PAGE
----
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"A handful of patience is worth more than a bushel of brains."
Today’s fortune came from Robert Fields of Southborough, MA. Bob is my boss, my mentor, and the fearless founder of CommCreative. Over the past twenty-five years has created a unique culture of respect, healthy work/life balance, and upholding the highest standard of excellence in whatever we create.
Today’s Marketing Cookie is about patience.
Some of you have a really nice, great big bushel of brains. Your brains are well-formed, always running, and they are ready to solve the biggest problems. I know you’ve got beautiful brains, because I see your tweets, I read your blogs, and I see the smart stuff you create… but do you have patience? Do you have the endurance, capacity and grace to accept delay without getting upset?
Marketers can not often afford the luxury of patience, or spend their equity on hope, as the cost of waiting outweighs the unknown reward of the potential outcome. In an ideal world, marketers would do well to plant trees that will grow high and strong, and with the proper pruning, will yield fruit for a life time. It takes years for a tree to grow. Unfortunately, marketing professionals don’t have the time or patience for such endeavors and so they must resort to planting fields of grass, that can germinate and grow quickly. While a full lawn may look good, the yield is limited and temporary. This is often why companies who wish to enter a new market, will often acquire someone else’s full grown tree and transplant it in their garden.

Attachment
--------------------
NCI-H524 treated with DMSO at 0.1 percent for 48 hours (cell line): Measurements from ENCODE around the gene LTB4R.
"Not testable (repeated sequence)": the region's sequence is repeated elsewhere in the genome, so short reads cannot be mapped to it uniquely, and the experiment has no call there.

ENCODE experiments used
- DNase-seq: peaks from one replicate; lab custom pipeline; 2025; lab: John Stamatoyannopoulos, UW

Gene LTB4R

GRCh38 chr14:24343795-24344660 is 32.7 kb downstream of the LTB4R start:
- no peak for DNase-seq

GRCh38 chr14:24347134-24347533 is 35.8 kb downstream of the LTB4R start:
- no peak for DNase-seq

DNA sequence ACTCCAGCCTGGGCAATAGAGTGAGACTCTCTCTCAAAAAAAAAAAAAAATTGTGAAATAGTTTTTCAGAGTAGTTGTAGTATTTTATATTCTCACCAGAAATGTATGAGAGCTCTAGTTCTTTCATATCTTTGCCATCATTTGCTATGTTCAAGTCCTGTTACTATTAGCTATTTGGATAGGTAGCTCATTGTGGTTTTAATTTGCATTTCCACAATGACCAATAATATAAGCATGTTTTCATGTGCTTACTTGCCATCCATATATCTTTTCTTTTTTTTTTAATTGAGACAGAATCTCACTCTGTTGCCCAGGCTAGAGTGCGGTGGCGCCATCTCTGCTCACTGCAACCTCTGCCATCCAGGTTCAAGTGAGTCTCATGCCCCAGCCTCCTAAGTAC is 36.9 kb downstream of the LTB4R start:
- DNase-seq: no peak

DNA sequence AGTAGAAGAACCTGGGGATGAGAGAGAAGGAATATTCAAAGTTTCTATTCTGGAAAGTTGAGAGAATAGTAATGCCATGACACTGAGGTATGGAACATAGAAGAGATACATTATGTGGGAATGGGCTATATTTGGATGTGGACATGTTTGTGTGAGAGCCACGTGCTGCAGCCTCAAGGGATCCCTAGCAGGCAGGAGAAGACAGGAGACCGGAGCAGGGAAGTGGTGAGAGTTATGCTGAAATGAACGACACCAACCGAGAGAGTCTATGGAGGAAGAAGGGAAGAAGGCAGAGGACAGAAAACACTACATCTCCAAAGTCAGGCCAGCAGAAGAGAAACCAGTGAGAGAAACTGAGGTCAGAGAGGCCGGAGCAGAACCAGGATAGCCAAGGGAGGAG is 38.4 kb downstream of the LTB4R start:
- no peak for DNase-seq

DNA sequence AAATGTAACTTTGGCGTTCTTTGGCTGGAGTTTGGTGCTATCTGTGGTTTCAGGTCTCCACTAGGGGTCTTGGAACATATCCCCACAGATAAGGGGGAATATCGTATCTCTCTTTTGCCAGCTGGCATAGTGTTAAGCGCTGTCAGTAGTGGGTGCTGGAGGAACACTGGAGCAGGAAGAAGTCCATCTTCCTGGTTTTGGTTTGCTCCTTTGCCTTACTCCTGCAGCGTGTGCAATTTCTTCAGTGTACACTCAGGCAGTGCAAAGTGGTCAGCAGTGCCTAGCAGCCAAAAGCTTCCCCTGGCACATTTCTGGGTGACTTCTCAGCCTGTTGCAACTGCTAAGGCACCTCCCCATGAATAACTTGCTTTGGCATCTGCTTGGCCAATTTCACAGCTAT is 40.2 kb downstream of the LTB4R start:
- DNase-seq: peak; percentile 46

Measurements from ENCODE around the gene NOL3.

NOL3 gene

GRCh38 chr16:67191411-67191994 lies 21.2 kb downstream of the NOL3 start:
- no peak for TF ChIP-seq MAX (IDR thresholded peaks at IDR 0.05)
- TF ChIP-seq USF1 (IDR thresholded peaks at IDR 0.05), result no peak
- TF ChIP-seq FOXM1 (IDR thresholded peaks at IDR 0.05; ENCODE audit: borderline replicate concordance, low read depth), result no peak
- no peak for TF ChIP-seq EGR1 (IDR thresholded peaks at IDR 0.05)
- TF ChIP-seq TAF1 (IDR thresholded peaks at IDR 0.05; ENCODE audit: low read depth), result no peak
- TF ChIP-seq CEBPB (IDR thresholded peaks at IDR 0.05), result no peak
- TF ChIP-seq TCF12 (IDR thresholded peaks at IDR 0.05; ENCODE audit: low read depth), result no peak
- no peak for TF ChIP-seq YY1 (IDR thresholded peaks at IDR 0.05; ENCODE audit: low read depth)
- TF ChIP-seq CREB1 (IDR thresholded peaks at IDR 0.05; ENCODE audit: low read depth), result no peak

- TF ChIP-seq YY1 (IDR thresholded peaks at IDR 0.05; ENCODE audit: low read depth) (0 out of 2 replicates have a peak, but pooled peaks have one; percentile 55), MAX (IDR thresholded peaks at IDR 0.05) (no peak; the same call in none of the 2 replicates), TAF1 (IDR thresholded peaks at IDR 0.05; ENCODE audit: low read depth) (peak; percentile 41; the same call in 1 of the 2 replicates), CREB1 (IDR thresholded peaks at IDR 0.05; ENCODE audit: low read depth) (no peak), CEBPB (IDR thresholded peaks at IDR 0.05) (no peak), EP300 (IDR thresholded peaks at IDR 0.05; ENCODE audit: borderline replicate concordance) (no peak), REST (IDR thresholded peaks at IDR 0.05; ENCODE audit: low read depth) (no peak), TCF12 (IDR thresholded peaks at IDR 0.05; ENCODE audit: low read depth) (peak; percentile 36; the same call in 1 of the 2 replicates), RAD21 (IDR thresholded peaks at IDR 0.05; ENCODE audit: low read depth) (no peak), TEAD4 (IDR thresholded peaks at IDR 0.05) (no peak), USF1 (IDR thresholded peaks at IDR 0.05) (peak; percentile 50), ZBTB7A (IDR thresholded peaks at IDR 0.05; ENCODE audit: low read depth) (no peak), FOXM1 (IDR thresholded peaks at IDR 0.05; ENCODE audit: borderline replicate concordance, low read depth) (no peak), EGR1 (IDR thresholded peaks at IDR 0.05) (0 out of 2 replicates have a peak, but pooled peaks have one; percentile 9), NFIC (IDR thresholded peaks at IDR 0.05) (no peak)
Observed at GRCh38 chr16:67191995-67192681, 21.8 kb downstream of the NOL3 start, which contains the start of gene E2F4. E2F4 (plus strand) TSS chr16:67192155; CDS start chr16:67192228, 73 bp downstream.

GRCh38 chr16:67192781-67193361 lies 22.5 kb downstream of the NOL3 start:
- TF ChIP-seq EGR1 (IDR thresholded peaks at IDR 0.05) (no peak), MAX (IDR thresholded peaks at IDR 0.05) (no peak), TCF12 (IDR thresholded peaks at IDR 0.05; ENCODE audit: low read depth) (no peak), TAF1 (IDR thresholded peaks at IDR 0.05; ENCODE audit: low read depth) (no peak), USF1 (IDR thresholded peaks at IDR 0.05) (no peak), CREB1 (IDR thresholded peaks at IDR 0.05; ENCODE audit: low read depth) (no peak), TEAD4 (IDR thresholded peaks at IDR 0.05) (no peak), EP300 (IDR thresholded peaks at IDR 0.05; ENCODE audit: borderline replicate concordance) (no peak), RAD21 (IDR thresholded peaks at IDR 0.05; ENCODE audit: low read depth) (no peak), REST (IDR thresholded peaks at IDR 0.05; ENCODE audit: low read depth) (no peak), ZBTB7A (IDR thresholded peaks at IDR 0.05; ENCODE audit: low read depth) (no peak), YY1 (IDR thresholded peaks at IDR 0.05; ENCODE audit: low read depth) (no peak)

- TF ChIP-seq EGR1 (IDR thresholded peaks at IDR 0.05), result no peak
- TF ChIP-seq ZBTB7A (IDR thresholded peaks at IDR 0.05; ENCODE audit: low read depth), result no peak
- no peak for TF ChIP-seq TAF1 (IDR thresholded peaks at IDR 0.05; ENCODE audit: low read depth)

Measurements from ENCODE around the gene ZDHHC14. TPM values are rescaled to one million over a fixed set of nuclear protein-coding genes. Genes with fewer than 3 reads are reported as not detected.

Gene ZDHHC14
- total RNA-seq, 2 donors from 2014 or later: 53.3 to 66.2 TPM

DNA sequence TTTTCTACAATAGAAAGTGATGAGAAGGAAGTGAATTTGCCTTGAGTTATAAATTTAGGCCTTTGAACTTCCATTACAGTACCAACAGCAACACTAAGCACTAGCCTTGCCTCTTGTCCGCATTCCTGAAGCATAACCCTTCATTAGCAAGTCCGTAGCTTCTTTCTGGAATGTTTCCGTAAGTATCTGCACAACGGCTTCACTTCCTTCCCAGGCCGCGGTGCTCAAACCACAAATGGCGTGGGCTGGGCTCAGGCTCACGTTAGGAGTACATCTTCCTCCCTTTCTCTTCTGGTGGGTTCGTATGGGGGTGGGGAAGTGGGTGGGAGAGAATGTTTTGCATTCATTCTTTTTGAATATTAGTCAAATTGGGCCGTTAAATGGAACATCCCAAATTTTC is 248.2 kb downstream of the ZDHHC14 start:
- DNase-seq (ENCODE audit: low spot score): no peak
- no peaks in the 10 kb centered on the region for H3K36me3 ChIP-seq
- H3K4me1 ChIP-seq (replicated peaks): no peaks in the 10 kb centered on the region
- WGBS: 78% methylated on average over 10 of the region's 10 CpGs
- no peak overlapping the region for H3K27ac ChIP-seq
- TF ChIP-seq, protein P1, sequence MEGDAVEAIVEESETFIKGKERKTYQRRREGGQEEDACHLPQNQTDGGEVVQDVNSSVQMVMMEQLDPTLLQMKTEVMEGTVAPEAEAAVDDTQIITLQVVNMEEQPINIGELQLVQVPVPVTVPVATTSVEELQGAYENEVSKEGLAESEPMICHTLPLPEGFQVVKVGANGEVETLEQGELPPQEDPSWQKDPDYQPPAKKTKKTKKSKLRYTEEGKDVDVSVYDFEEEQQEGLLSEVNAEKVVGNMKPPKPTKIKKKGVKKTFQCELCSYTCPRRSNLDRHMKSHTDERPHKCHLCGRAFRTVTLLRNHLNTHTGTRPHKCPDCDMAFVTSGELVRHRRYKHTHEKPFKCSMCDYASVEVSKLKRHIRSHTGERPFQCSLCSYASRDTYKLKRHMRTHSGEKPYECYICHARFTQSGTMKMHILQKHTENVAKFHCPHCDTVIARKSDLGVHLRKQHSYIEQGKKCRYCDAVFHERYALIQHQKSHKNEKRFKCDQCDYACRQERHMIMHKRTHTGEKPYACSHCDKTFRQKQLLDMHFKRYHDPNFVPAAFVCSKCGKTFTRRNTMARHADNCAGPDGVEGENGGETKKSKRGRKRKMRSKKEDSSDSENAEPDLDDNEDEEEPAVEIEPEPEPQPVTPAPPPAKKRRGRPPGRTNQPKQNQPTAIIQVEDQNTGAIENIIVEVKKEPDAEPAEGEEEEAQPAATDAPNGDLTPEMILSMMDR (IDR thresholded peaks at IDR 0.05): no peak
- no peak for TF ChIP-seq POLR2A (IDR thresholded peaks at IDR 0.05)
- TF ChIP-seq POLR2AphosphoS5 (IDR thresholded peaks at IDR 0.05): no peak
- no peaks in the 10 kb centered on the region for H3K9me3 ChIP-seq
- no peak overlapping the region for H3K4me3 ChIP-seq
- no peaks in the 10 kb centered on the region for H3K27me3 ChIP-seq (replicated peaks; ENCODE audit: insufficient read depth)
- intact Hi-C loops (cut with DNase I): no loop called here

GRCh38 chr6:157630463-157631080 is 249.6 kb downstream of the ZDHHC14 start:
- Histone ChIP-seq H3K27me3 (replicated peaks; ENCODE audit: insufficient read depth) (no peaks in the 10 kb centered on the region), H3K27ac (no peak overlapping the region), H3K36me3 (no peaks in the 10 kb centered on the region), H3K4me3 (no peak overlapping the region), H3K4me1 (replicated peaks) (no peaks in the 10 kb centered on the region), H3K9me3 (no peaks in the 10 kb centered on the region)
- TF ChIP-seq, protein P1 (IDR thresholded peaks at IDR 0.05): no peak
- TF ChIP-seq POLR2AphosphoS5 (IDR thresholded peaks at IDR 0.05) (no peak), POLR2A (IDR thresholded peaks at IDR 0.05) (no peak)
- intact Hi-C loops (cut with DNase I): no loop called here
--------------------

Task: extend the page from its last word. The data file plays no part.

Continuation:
My mother always said, “patience is a virtue”. If she was telling the truth, my mother is probably the most virtuous woman on the planet. If for no other reason than having been given the arduous assignment of raising me. I am grateful for the virtue of patience, but I believe that having patience also requires one to possess a vision for what is possible, and perhaps hold a little hope for what may initially seem quite impossible. This may be the place where patience and intelligence intersect.
You must think about building a sustainable marketing plan for the long term, planting trees as it were, as well as generating leads and sales in the short term, such as providing some ground cover with a burst of advertising. You may not get the fruit you need from your tree for a long time, and it will require great patience to prune and nurture the program in those early days. If however, you have hope for the future and a vision for what is possible, your handful of patience may prove to be worth much more than a just a bushel of brains.
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